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Exonerated Laws to fight Arrest the Judge bring your Love ones , family and friends home from Detain

Law for court judges curropt 

This is a list of miscarriage of justice cases. This list includes cases where a convicted individual was later cleared of the crime and either has received an official exoneration, or a consensus exists that the individual was unjustly punished or where a conviction has been quashed and no retrial has taken place, so that the accused is legally assumed innocent. This list is not exhaustive. Crime descriptions with an asterisk indicate that the events were later determined not to be crdissimissicase

For Charges as high as Robbery or murder any infraction on arrest case dissimised on arraignment held 3hours then taken to precinct ,not read Miranda rights , no  phone call at the precinct Failure to do Totality of the circumstance on a snitch test in formant left anynomous dissimissied case

 most states, an infraction is not considered a criminal offense and is rarely punishable by incarceration. Instead, such jurisdictions treat infractions as purely civil offenses. Even in jurisdictions that treat infractions as criminal offenses, incarceration is not usually contemplated as a reasonable form of punishment, and in those rare cases where it is, confinement is limited to serving time in a local jail.Like misdemeanors, infractions are often defined in very broad language. For example, Arizona defines them as offenses "without either designation as a felony or a misdemeanor or specification of the classification or the penalty is a petty offense."Common Examples Of InfractionsIt is not uncommon for a person to have been cited for an infraction, which most likely resulted in a fine or some other administrative penalty. Some common infractions include:Minor traffic violations in some states (although serious violations can be charged as misdemeanors and felonies)LitteringBoating violationsFishing without a licenseBuilding permit violationsOperating a business without a proper licenseJaywalkingDrinking in publicWalking an unleashed dogCampsite violationsWhile many states and the federal government still have fairly strict drug laws, there have been efforts to classify certain drug offenses as infractions instead of misdemeanors or felonies. For example, possession of less than 10 grams of marijuana is considered a civil offense in Maryland and is punishable by a fine of up to $100 (but no jail time or other penalties). This type of violation is not included in a person's criminal record in Maryland or other states with similar laws.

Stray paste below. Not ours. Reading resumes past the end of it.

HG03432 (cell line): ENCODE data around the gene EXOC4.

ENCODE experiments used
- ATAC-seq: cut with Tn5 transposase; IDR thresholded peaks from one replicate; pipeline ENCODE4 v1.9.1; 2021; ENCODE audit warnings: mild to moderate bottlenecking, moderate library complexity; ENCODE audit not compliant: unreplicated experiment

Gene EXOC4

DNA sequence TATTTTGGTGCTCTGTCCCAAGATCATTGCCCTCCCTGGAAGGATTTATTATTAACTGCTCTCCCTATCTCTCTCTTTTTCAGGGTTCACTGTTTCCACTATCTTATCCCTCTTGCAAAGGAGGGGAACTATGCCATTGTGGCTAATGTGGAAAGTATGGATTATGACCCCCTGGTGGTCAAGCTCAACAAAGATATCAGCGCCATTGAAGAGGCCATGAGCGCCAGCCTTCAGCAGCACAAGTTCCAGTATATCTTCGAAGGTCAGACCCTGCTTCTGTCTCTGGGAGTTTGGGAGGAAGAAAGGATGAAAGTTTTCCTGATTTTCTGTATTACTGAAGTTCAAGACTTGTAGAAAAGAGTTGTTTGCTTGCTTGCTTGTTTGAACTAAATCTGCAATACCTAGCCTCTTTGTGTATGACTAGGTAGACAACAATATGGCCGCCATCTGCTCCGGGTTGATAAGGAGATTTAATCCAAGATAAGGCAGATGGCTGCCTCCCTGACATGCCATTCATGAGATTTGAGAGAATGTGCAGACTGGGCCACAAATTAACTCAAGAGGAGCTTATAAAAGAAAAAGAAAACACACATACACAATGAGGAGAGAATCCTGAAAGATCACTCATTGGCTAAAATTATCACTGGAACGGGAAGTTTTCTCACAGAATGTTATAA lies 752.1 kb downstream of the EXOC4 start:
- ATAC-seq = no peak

Eyewitness error is the single greatest cause of wrongful convictions nationwide, playing a role in 72% of convictions overturned through DNA testing.

leading factors in wrongful convictions are: Eyewitness misidentification. False confessions. Police and prosecutorial misconduct

paper will dutifully analyze the causes that lead to wrongful convictions and amply discuss potential solutions, all of which includes eyewitness misidentification, improper forensics, false confessions, informants, government misconduct, and insufficient lawyering

estimate that between 4-6% of people incarcerated in US prisons are actually innocent. If 5% of individuals are actually innocent, that means 1/20 criminal cases result in a wrongful conviction

Self defence laws

 14-51.3. Use of force in defense of person; relief from criminal or civil liability.(a) A person is justified in using force, except deadly force, against another when and to the extent that the person reasonably believes that the conduct is necessary to defend himself or herself or another against the other's imminent use of unlawful force. However, a person is justified in the use of deadly force and does not have a duty to retreat in any place he or she has the lawful right to be if either of the following applies:(1) He or she reasonably believes that such force is necessary to prevent imminent death or great bodily harm to himself or herself or another.(2) Under the circumstances permitted pursuant to G.S. 14-51.2.(b) A person who uses force as permitted by this section is justified in using such force and is immune from civil or criminal liability for the use of such force, unless the person against whom force was used is a law enforcement officer or bail bondsman who was lawfully acting in the performance of his or her official duties and the officer or bail bondsman identified himself or herself in accordance with any applicable law or the person using force knew or reasonably should have known that the person was a law enforcement officer or bail bondsman in the lawful performance of his or her official duties. (2011-268, s. 1.)

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